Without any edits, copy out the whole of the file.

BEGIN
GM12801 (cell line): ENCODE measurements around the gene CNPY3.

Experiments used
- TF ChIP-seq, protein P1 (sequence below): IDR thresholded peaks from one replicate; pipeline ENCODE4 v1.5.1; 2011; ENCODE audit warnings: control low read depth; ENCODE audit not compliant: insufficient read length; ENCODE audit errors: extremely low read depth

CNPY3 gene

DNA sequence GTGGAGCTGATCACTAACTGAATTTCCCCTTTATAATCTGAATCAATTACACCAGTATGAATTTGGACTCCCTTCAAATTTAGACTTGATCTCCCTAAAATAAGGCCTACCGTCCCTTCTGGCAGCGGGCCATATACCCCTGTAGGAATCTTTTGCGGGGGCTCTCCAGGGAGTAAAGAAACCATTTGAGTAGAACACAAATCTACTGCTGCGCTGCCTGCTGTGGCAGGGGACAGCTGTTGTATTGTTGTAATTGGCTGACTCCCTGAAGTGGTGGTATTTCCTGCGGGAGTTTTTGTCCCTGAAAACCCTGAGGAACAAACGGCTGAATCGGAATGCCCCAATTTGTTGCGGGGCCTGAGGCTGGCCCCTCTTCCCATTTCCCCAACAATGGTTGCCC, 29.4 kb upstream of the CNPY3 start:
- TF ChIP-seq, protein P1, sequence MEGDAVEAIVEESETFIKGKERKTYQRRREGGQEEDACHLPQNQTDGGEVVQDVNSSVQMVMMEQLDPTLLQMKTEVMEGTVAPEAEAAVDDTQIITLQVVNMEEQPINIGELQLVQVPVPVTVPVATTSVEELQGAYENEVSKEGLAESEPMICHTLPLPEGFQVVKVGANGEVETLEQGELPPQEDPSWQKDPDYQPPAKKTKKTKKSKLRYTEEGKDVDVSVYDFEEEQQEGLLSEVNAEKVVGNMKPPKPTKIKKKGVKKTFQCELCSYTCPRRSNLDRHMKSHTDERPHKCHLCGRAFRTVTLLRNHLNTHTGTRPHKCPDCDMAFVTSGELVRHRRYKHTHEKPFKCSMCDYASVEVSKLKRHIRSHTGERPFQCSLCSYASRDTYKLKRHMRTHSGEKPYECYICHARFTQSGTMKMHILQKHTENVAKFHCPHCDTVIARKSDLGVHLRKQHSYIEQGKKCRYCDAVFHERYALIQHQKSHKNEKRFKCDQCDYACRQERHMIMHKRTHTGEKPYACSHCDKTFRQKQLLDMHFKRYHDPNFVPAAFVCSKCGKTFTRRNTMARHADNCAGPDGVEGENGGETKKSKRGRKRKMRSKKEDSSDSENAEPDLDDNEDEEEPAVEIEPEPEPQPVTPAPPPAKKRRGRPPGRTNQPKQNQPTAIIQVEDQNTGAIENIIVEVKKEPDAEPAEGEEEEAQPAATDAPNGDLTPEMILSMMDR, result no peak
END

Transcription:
GM12801 (cell line): ENCODE measurements around the gene CNPY3.

Experiments used
- TF ChIP-seq, protein P1 (sequence below): IDR thresholded peaks from one replicate; pipeline ENCODE4 v1.5.1; 2011; ENCODE audit warnings: control low read depth; ENCODE audit not compliant: insufficient read length; ENCODE audit errors: extremely low read depth

CNPY3 gene

DNA sequence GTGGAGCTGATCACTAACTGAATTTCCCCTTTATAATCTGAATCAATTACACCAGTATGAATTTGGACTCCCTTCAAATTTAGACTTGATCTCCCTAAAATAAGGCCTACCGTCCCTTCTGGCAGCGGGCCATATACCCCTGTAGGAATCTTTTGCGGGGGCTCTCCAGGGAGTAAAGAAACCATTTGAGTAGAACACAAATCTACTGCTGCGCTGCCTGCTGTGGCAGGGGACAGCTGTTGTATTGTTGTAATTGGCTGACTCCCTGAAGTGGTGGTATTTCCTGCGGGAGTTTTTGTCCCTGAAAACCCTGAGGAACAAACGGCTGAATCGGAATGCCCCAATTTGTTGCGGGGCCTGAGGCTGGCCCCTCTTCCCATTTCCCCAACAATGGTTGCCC, 29.4 kb upstream of the CNPY3 start:
- TF ChIP-seq, protein P1, sequence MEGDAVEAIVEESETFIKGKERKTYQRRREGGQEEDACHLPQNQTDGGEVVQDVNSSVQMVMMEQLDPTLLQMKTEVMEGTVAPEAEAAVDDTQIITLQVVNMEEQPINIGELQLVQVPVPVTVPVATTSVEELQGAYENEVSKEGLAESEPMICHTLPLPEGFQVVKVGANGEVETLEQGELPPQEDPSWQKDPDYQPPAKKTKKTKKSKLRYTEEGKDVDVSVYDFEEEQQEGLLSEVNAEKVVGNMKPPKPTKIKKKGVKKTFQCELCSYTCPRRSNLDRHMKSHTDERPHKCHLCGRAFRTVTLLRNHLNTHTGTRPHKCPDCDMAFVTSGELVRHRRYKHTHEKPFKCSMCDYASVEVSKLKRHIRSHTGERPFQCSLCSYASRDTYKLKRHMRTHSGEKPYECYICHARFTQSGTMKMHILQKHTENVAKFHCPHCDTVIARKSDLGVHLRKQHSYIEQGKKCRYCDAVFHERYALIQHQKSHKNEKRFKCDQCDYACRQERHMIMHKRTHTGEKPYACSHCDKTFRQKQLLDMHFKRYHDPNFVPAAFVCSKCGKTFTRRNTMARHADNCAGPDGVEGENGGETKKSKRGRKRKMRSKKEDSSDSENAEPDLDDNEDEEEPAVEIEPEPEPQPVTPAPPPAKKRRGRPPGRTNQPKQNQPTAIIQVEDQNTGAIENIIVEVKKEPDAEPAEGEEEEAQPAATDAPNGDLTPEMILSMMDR, result no peak